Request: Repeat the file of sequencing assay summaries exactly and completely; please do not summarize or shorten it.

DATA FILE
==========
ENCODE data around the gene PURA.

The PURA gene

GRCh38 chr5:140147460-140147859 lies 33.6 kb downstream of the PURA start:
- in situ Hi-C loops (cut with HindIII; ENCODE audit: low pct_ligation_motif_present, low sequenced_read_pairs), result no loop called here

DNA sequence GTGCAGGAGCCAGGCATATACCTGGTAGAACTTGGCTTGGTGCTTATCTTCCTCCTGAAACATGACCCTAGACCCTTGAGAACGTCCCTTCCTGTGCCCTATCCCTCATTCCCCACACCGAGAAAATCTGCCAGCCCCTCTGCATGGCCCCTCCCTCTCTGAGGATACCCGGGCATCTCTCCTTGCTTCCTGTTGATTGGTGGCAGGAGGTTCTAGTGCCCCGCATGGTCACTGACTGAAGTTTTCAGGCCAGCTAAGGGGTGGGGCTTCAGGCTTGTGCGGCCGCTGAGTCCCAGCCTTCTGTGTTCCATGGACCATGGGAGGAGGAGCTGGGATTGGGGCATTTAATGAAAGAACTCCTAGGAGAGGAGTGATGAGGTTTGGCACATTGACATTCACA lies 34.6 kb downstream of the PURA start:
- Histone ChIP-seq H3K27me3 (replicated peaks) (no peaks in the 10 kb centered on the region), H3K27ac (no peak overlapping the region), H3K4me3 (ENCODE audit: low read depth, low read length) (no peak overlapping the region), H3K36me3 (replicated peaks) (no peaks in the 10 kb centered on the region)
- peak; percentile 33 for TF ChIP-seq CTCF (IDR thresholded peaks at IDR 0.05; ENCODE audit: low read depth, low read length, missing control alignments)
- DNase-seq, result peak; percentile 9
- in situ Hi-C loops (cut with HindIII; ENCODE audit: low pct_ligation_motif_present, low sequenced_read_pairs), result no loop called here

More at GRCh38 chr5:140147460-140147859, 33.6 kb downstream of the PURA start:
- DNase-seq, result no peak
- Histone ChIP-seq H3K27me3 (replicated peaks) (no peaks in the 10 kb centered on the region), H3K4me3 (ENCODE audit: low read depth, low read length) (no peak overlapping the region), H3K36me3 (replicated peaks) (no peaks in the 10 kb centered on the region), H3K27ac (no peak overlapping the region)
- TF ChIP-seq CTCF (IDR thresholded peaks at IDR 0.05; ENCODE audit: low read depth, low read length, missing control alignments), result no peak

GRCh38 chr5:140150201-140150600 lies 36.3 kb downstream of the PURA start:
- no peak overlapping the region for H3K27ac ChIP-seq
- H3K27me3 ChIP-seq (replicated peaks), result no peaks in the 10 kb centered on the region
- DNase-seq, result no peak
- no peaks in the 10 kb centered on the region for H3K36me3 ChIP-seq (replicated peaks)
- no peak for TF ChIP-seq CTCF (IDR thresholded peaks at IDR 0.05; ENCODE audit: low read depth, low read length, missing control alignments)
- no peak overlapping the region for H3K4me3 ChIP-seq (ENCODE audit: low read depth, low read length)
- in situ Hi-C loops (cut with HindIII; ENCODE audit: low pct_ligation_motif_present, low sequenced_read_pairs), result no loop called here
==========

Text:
ENCODE data around the gene PURA.

The PURA gene

GRCh38 chr5:140147460-140147859 lies 33.6 kb downstream of the PURA start:
- in situ Hi-C loops (cut with HindIII; ENCODE audit: low pct_ligation_motif_present, low sequenced_read_pairs), result no loop called here

DNA sequence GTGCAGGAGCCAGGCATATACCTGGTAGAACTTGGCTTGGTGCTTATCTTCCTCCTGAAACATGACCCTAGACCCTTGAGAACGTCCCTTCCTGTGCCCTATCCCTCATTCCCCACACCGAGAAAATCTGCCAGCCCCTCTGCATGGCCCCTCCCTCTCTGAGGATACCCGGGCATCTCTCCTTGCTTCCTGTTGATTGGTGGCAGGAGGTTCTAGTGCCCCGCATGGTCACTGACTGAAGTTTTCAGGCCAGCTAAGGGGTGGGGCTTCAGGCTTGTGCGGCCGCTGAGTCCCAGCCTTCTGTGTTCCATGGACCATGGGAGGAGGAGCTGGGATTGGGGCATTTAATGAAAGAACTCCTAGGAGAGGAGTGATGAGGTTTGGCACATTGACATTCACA lies 34.6 kb downstream of the PURA start:
- Histone ChIP-seq H3K27me3 (replicated peaks) (no peaks in the 10 kb centered on the region), H3K27ac (no peak overlapping the region), H3K4me3 (ENCODE audit: low read depth, low read length) (no peak overlapping the region), H3K36me3 (replicated peaks) (no peaks in the 10 kb centered on the region)
- peak; percentile 33 for TF ChIP-seq CTCF (IDR thresholded peaks at IDR 0.05; ENCODE audit: low read depth, low read length, missing control alignments)
- DNase-seq, result peak; percentile 9
- in situ Hi-C loops (cut with HindIII; ENCODE audit: low pct_ligation_motif_present, low sequenced_read_pairs), result no loop called here

More at GRCh38 chr5:140147460-140147859, 33.6 kb downstream of the PURA start:
- DNase-seq, result no peak
- Histone ChIP-seq H3K27me3 (replicated peaks) (no peaks in the 10 kb centered on the region), H3K4me3 (ENCODE audit: low read depth, low read length) (no peak overlapping the region), H3K36me3 (replicated peaks) (no peaks in the 10 kb centered on the region), H3K27ac (no peak overlapping the region)
- TF ChIP-seq CTCF (IDR thresholded peaks at IDR 0.05; ENCODE audit: low read depth, low read length, missing control alignments), result no peak

GRCh38 chr5:140150201-140150600 lies 36.3 kb downstream of the PURA start:
- no peak overlapping the region for H3K27ac ChIP-seq
- H3K27me3 ChIP-seq (replicated peaks), result no peaks in the 10 kb centered on the region
- DNase-seq, result no peak
- no peaks in the 10 kb centered on the region for H3K36me3 ChIP-seq (replicated peaks)
- no peak for TF ChIP-seq CTCF (IDR thresholded peaks at IDR 0.05; ENCODE audit: low read depth, low read length, missing control alignments)
- no peak overlapping the region for H3K4me3 ChIP-seq (ENCODE audit: low read depth, low read length)
- in situ Hi-C loops (cut with HindIII; ENCODE audit: low pct_ligation_motif_present, low sequenced_read_pairs), result no loop called here